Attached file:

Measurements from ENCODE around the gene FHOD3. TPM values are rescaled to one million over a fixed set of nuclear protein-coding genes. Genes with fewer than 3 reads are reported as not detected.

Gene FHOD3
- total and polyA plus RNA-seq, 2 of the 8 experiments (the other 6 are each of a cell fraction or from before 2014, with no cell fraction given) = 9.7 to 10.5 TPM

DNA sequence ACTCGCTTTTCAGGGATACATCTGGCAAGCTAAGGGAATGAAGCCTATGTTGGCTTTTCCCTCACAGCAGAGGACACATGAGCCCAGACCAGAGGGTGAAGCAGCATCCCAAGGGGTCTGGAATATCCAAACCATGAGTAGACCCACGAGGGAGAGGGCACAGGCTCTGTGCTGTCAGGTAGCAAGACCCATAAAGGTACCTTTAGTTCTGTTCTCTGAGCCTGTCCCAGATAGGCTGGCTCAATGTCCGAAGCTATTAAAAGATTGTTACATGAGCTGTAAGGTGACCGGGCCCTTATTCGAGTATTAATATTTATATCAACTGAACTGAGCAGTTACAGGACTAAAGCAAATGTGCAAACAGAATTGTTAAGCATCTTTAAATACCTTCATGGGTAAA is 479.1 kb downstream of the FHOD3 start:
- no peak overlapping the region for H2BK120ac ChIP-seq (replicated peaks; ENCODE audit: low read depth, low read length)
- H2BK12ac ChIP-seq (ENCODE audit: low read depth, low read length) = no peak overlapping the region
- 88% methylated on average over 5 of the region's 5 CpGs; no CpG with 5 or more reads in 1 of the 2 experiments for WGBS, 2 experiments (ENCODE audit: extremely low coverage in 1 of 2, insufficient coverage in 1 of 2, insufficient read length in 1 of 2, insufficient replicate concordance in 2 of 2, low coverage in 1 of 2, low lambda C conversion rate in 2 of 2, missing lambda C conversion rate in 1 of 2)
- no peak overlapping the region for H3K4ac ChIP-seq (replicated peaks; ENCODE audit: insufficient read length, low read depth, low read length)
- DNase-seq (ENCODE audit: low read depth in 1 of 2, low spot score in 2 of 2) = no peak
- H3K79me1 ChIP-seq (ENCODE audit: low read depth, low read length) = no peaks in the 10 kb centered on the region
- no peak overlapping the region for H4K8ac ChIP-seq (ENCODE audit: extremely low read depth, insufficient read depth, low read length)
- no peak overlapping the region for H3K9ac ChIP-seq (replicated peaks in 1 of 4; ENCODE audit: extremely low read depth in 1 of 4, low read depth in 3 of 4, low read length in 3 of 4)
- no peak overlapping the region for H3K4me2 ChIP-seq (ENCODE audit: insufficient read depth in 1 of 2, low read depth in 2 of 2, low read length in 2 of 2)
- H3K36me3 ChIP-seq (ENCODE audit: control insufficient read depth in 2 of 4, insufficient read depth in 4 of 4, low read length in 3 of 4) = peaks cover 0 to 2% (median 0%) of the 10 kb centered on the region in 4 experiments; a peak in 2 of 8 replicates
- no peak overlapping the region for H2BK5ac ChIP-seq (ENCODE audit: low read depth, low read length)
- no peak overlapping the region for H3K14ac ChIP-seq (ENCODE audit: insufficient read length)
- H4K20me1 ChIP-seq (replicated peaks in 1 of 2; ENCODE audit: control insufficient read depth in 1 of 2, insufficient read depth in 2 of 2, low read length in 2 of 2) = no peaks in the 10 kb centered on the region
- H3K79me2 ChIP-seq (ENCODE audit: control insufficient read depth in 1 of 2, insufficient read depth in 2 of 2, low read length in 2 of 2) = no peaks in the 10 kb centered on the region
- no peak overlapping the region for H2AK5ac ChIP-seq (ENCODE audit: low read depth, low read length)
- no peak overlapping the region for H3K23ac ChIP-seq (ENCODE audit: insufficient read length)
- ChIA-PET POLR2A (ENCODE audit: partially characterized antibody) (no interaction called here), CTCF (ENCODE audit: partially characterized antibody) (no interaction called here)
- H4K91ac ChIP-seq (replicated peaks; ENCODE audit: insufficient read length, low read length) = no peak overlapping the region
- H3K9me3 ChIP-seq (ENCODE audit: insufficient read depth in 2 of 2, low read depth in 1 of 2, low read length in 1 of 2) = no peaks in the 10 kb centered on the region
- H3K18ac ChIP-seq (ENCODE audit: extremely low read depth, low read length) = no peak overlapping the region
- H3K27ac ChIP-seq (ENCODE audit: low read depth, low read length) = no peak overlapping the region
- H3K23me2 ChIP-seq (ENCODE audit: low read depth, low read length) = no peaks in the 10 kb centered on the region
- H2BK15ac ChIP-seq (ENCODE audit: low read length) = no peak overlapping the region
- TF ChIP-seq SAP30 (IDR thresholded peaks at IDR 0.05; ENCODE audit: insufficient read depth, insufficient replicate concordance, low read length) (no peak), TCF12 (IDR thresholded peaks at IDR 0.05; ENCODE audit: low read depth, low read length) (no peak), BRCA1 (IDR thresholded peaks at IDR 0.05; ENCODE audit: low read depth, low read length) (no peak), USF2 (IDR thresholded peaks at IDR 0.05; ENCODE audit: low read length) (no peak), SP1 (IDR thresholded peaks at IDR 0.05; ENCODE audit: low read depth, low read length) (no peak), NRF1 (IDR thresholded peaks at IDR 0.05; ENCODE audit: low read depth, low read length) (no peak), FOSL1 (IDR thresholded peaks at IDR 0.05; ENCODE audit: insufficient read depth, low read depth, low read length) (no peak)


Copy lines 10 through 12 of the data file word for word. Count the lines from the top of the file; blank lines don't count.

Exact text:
- H3K79me1 ChIP-seq (ENCODE audit: low read depth, low read length) = no peaks in the 10 kb centered on the region
- no peak overlapping the region for H4K8ac ChIP-seq (ENCODE audit: extremely low read depth, insufficient read depth, low read length)
- no peak overlapping the region for H3K9ac ChIP-seq (replicated peaks in 1 of 4; ENCODE audit: extremely low read depth in 1 of 4, low read depth in 3 of 4, low read length in 3 of 4)